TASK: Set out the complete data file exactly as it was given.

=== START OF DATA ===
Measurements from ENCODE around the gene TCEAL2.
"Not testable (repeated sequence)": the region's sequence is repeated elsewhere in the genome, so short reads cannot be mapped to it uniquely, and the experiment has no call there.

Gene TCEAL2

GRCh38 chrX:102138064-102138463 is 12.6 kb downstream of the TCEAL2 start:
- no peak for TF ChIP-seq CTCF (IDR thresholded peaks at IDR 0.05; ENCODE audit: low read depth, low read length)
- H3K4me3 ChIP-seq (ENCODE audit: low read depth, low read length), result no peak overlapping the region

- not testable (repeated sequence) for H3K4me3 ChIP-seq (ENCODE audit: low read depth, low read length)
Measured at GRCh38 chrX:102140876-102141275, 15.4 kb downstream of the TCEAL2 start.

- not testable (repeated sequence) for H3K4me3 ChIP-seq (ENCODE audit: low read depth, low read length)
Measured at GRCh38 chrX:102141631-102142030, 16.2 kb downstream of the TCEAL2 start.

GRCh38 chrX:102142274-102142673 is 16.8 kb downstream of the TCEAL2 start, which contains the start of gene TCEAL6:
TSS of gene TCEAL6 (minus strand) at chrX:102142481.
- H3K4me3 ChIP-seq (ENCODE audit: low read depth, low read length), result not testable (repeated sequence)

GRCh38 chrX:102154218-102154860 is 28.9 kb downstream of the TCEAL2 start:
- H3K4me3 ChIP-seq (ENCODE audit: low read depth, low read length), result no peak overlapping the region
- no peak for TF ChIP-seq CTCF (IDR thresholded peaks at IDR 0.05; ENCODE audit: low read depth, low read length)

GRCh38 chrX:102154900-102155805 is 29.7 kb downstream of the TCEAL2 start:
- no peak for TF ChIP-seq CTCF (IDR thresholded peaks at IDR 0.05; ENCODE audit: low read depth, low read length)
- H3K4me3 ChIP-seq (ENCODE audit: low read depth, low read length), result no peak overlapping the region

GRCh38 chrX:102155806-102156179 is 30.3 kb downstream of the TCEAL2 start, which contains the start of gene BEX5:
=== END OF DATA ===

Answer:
Measurements from ENCODE around the gene TCEAL2.
"Not testable (repeated sequence)": the region's sequence is repeated elsewhere in the genome, so short reads cannot be mapped to it uniquely, and the experiment has no call there.

Gene TCEAL2

GRCh38 chrX:102138064-102138463 is 12.6 kb downstream of the TCEAL2 start:
- no peak for TF ChIP-seq CTCF (IDR thresholded peaks at IDR 0.05; ENCODE audit: low read depth, low read length)
- H3K4me3 ChIP-seq (ENCODE audit: low read depth, low read length), result no peak overlapping the region

- not testable (repeated sequence) for H3K4me3 ChIP-seq (ENCODE audit: low read depth, low read length)
Measured at GRCh38 chrX:102140876-102141275, 15.4 kb downstream of the TCEAL2 start.

- not testable (repeated sequence) for H3K4me3 ChIP-seq (ENCODE audit: low read depth, low read length)
Measured at GRCh38 chrX:102141631-102142030, 16.2 kb downstream of the TCEAL2 start.

GRCh38 chrX:102142274-102142673 is 16.8 kb downstream of the TCEAL2 start, which contains the start of gene TCEAL6:
TSS of gene TCEAL6 (minus strand) at chrX:102142481.
- H3K4me3 ChIP-seq (ENCODE audit: low read depth, low read length), result not testable (repeated sequence)

GRCh38 chrX:102154218-102154860 is 28.9 kb downstream of the TCEAL2 start:
- H3K4me3 ChIP-seq (ENCODE audit: low read depth, low read length), result no peak overlapping the region
- no peak for TF ChIP-seq CTCF (IDR thresholded peaks at IDR 0.05; ENCODE audit: low read depth, low read length)

GRCh38 chrX:102154900-102155805 is 29.7 kb downstream of the TCEAL2 start:
- no peak for TF ChIP-seq CTCF (IDR thresholded peaks at IDR 0.05; ENCODE audit: low read depth, low read length)
- H3K4me3 ChIP-seq (ENCODE audit: low read depth, low read length), result no peak overlapping the region

GRCh38 chrX:102155806-102156179 is 30.3 kb downstream of the TCEAL2 start, which contains the start of gene BEX5: